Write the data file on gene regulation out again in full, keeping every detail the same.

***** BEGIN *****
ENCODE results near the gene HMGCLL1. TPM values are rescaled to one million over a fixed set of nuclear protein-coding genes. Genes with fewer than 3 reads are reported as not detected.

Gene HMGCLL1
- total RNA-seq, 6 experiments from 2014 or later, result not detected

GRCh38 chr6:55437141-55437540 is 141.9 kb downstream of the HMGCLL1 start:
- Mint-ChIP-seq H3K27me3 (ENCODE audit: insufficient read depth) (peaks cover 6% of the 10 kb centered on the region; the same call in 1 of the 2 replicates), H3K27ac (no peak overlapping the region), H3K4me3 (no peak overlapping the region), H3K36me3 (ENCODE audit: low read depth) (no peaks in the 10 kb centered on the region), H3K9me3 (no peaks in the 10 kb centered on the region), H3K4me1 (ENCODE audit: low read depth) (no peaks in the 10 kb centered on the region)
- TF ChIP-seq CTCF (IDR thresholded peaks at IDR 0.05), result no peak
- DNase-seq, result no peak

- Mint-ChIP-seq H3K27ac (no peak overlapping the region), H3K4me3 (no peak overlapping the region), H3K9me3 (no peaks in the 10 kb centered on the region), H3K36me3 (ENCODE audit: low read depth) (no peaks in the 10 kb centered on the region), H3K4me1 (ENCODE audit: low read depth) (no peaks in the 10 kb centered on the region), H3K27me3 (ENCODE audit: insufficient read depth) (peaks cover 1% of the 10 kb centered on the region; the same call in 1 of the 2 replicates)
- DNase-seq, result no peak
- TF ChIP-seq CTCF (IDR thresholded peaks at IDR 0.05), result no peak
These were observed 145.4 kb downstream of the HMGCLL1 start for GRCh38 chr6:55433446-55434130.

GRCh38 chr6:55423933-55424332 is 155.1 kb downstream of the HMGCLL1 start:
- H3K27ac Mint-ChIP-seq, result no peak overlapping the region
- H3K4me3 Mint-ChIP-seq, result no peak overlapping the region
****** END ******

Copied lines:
ENCODE results near the gene HMGCLL1. TPM values are rescaled to one million over a fixed set of nuclear protein-coding genes. Genes with fewer than 3 reads are reported as not detected.

Gene HMGCLL1
- total RNA-seq, 6 experiments from 2014 or later, result not detected

GRCh38 chr6:55437141-55437540 is 141.9 kb downstream of the HMGCLL1 start:
- Mint-ChIP-seq H3K27me3 (ENCODE audit: insufficient read depth) (peaks cover 6% of the 10 kb centered on the region; the same call in 1 of the 2 replicates), H3K27ac (no peak overlapping the region), H3K4me3 (no peak overlapping the region), H3K36me3 (ENCODE audit: low read depth) (no peaks in the 10 kb centered on the region), H3K9me3 (no peaks in the 10 kb centered on the region), H3K4me1 (ENCODE audit: low read depth) (no peaks in the 10 kb centered on the region)
- TF ChIP-seq CTCF (IDR thresholded peaks at IDR 0.05), result no peak
- DNase-seq, result no peak

- Mint-ChIP-seq H3K27ac (no peak overlapping the region), H3K4me3 (no peak overlapping the region), H3K9me3 (no peaks in the 10 kb centered on the region), H3K36me3 (ENCODE audit: low read depth) (no peaks in the 10 kb centered on the region), H3K4me1 (ENCODE audit: low read depth) (no peaks in the 10 kb centered on the region), H3K27me3 (ENCODE audit: insufficient read depth) (peaks cover 1% of the 10 kb centered on the region; the same call in 1 of the 2 replicates)
- DNase-seq, result no peak
- TF ChIP-seq CTCF (IDR thresholded peaks at IDR 0.05), result no peak
These were observed 145.4 kb downstream of the HMGCLL1 start for GRCh38 chr6:55433446-55434130.

GRCh38 chr6:55423933-55424332 is 155.1 kb downstream of the HMGCLL1 start:
- H3K27ac Mint-ChIP-seq, result no peak overlapping the region
- H3K4me3 Mint-ChIP-seq, result no peak overlapping the region